Andreas Reite has studied the prevalence, mortality and value of risk scoring systems in ruptured abdominal aortic aneurysms.
- 90-day mortality from ruptured abdominal aortic aneurysms in Western Norway is 68 %.
- 90-day survivors have comparable long-term mortality to the general population.
- Risk scoring systems have limited accuracy in predicting outcome following ruptured abdominal aortic aneurysms.
Thesis: Epidemiology, Risk Assesment and Outcomes in Ruptured Abdominal Aortic Aneurysms.
Candidate: Andreas Reite
Time: June 6, 2019 at 12:15
Place: Stavanger University Hospital, Sydbygget: Aula
Link to university website (in Norwegian)
(1) From 2000 to 2012, Reite and co-workers identified 216 persons with ruptured abdominal aortic aneurysms in the catchment area of Stavanger University Hospital. This corresponds to an incidence rate of 11 per 100,000 per year, which did not change throughout the period.
79 % of those affected were men. Among the 196 individuals treated at the hospital, 52 died without receiving surgery. 16 of the 144 surgically treated patients died from blood loss. Within 90 days, 51 % of those treated at the hospital were dead. Including the 20 out-of-hospital deaths, the total 90-day mortality was 68 %. The mortality rate was stable during the decade.
(2) None of the four most commonly used methods to assess risk of death in patients with ruptured abdominal aortic aneurysms are very accurate, according to Reite’s second paper. Among 177 surgically treated patients, nearly half died within 30 days. The area under a ROC curve for three of the methods was 0.68, and only 0.59 for the last method, indicating a slightly better ability to discriminate survivors and nonsurvivors than by chance only. The evaluated methods were Hardman Index, Vancouver Score, updated Glasgow Aneurysm Score and Edinburgh Ruptured Aneurysm Score. The findings question the clinical value of these scoring systems for deciding treatment following ruptured abdominal aortic aneurysms.
(3) Doomed not fit for surgery and not wanting surgery are among the main reasons for not operating admitted patients with a ruptured abdominal aortic aneurysm. The other half of non-operated patients were either dying or agonal at the time of diagnosis, or diagnosed after their death. The researchers evaluated 57 patients who did not undergo surgery, constituting 27 % of the total population of hospital-admitted patients with ruptured abdominal aortic aneurysms in the Stavanger area between 2000 and 2014.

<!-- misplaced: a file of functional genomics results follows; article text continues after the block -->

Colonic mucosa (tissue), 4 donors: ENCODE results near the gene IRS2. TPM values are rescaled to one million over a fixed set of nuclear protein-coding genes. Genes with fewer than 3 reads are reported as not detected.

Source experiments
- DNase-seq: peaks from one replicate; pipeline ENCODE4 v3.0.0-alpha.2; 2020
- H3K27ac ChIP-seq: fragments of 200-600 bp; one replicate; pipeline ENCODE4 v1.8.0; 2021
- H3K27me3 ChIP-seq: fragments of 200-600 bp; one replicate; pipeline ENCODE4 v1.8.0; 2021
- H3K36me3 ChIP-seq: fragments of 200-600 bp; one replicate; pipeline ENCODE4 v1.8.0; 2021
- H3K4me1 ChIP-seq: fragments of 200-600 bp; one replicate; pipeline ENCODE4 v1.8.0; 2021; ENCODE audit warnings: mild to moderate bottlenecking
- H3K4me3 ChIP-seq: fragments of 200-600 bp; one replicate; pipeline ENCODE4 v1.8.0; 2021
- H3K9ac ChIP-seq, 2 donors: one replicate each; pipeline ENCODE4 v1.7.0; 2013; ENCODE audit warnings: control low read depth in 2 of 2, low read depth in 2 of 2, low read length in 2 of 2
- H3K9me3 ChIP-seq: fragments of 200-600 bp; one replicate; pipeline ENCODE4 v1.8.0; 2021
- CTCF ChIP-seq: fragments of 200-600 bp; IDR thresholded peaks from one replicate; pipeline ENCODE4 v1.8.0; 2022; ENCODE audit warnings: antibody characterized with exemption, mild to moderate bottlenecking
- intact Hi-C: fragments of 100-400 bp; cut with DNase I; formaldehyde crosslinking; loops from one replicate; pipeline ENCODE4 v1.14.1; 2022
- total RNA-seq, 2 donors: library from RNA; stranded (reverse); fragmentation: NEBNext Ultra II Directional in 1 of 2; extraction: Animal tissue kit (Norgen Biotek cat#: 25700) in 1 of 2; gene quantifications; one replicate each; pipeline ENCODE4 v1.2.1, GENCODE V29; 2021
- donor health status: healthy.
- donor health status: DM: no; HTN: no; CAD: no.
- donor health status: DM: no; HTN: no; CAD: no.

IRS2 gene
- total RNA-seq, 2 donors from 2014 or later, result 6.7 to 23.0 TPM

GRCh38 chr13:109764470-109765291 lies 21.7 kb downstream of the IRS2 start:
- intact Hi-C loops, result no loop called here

(4) Currently unpublished data shows good long-term survival in the limited number of patients surviving the first 90 days after a ruptured abdominal aortic aneurysm. Survival was not significantly different from what is expected in the general population.
(1) Reite, A., Søreide, K., Ellingsen, C. L., Kvaløy, J. T., & Vetrhus, M. (2015). Epidemiology of ruptured abdominal aortic aneurysms in a well-defined Norwegian population with trends in incidence, intervention rate, and mortality. Journal of vascular surgery, 61(5), 1168-1174.
(2) Reite, A., Søreide, K., & Vetrhus, M. (2017). Comparing the accuracy of four prognostic scoring systems in patients operated on for ruptured abdominal aortic aneurysms. Journal of vascular surgery, 65(3), 609-615.
(3) Vetrhus, M., Reite, A., Vennesland, J. B., & Søreide, K. (2018). Characteristics, stratification and time to death in a population-based cohort of patients with ruptured abdominal aortic aneurysms not undergoing surgery. World journal of surgery, 42(7), 2269-2276.